Revelations that the Australian government had engineered a US request for assistance with airstrikes in Syria aren’t. Revelations, that is. By the time Tony Abbott announced with gravitas that it was his melancholy duty to inform us, etc, etc, that six Aussie planes would be bombing targets in Syria from above the clouds and this was a serious struggle for civilisation, etc, etc, we had already been warmed up by backbencher Dan Tehan, independently calling for airstrikes there, and let slip the dogs of war, and for evil to prosper all this is required, etc, etc …

This is like the bad magic acts they used to put on between the strippers at Leagues Clubs. It’s one thing to watch the same lame routine over and over, it’s another matter entirely when they can’t even get the trick right despite multiple attempts. It was, one assumed, the last rabbit available to be pulled out of the hat — until Joe Hockey started talking about the republic.

As with same-sex marriage, one gets the impression that this government is so weak on policy and a program that their numbers actually benefit from the appearance of division and furious internal debate, because it distracts from the obvious point that they can’t do anything when united.

All the greater pity then, that they’ve lit on the conflict in Syria as another cynical political exercise — because the issues it raises, as were raised with Libya, are complex and important. Extending the war into Syria is probably illegal by international law and will kill civilians, as m’colleagues Keane and Sparrow pointed out this week.

Regarding the border as unimportant, as Tony Abbott did, is handing a victory to Islamic State. It’s genuinely frightening that the only smooth and competent action the government has performed over the last six months is to change how it refers to IS (now Daesh) — since the caliphate state IS has established in that colonially divided area draws strength from being bombed as a single entity. It gains recognition from being bombed that it does not get by any other means.

The exaggeration of IS’ power and evil — by the focus on the stagey and spectacular nature in which it has killed about 5-10% of the number of people Bashar al-Assad has murdered in the same period — has by now become an exaggeration of an exaggeration. This is another expression of Abbott’s sycophantic bombastic style. This religious terror group is now more radically evil than the Nazis or the Khmer Rouge. Those groups had state apparatuses with which to kill millions. ISIS has some swords and a laptop with Final Cut Pro (the name of a standard software editing suite, I should add) on it. The rest of their equipment is US gear looted from or sold to them by the allegedly democratic Syrian forces we were supporting.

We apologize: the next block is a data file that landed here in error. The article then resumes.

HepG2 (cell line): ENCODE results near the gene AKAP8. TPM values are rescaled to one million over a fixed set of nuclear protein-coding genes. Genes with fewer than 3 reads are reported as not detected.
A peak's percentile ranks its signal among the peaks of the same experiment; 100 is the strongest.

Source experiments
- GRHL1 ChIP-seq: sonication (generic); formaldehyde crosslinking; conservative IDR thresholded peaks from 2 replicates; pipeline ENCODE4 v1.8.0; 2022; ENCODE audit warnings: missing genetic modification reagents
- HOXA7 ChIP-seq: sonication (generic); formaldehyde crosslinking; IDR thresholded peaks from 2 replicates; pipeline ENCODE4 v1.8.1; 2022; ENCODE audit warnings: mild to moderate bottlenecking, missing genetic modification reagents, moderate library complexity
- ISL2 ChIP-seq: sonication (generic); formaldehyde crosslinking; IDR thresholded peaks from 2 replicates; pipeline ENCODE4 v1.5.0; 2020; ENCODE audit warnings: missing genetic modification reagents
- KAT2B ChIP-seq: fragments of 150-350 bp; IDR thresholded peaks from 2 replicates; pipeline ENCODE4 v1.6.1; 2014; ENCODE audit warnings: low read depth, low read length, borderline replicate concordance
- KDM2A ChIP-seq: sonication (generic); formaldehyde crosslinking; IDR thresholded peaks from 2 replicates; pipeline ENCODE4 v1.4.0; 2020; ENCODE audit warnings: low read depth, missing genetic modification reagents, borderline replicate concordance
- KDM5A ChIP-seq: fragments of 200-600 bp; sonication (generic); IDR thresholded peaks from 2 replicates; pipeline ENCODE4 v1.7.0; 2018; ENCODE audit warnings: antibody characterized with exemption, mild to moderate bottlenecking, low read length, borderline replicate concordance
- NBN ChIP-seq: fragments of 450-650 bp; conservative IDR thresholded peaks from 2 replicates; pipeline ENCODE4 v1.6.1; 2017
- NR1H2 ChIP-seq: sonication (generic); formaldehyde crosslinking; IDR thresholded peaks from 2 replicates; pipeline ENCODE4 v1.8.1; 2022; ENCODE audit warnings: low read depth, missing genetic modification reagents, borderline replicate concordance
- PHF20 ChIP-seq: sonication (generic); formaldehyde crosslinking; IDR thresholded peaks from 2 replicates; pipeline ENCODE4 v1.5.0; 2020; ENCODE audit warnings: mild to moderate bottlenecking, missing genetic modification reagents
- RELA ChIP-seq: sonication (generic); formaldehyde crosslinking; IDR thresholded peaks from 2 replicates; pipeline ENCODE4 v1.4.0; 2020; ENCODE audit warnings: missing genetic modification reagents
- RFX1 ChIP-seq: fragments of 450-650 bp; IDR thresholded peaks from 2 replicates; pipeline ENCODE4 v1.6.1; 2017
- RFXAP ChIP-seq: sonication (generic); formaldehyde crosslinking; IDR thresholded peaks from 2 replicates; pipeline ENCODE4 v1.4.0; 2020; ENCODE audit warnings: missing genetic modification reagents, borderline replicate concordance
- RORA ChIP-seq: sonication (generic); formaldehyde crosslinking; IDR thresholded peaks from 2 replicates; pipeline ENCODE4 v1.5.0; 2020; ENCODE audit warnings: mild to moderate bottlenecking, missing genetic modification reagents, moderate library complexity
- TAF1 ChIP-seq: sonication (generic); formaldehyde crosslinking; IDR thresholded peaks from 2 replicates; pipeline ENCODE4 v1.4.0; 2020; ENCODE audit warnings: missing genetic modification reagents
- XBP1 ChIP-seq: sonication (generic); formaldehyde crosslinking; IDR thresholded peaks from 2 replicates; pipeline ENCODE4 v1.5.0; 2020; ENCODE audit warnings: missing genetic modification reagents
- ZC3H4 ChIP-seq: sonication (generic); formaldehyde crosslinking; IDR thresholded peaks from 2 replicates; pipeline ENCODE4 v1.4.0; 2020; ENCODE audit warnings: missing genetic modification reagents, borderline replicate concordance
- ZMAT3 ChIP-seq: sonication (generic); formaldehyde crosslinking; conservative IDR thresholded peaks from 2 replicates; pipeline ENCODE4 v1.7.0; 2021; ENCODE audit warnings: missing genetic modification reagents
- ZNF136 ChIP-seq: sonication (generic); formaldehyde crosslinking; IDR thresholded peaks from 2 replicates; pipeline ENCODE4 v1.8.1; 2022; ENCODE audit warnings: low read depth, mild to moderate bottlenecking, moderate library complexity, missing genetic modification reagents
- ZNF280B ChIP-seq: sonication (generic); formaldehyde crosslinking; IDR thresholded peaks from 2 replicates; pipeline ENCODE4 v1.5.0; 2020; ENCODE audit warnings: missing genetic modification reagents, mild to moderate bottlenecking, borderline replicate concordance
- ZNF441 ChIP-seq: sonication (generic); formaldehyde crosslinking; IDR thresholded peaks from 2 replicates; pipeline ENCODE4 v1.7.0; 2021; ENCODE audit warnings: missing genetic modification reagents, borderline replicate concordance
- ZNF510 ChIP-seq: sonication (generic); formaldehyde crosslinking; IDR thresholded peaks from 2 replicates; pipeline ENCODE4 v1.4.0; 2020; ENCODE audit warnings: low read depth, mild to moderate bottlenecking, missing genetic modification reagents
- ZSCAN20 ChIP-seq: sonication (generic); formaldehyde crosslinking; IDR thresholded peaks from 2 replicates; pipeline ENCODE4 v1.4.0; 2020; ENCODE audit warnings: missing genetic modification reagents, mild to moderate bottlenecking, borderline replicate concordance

Yet for all that, there remains a case for US airstrikes in the region — because the armed wing of the government of Syrian Kurdistan, the YPG, has officially requested them, relied on them to liberate Kobane and that region of the Turkey-Rojava border(a Syrian Kurdish area), and to help establish an independent Kurdish entity in the region. This really is the progressive alternative that requires military support, getting it now from the Turks behind them, as well as IS in front of them.

With women occupying 50% of their leadership roles, playing a huge role in their armed forces, and with processes of land reform and redistribution underway, and the creation of a set of interlocking self-governing cantons, the Kurdish movement has created an enormous progressive surge in the whole region, with the possibility of a genuine secularism and expression of human rights grounded in material change, not in abstract slogans attached to corrupt regimes.

There seems to be little question that, for the left, this is an even bigger challenge to automatic rejection of such US actions than was Libya — and that statements like “bombing always makes things worse” are untrue. That’s a de facto pacifism that sections of the left have slipped into, and when it becomes so untenable as a positive statement, a great silence descends — you’ll notice there were no protests against US airstrikes in Kobane, though that city was pounded for weeks.

But such dilemmas should be owned as part of a wider political attitude — that there are some times when not supporting such involvement would be a refusal of solidarity. The Kurds are not fooled; they know that the US could turn on them in the future, and has allowed Turkey to bomb Kurdistan Workers’ Party targets. But at the moment they are in active alliance with the US, and if you support the Kurds, you can’t simply ignore that real relationship.

That’s all the more reason why Abbott should be held to account on the greatest hypocrisy to date: the prosecution of Australian people willing to join and fight with the Kurds. If Abbott really believes that IS is a group of radical evil, then how can such brave men and women be condemned for making what we allege is the supreme sacrifice against violent religious fanaticism and moral nihilism?

Not only are such troops doing as much as airstrikes are, they are doing more than the official Australian involvement. For we all know, the Australian contingent is simply duplicating jobs that could be done by US forces, with greater coordination and purpose, being under a single armed force. The political maneouvre is actually militarily counter-productive, but is done anyway. The degree of superfluity in our presence there is unparalleled. It is Abbott’s tragedy/farce that he can’t recognise a significant moment even when it lands on him. He would rather fake seriousness where the real thing is in demand. No reason why we have to follow him down that bombing path.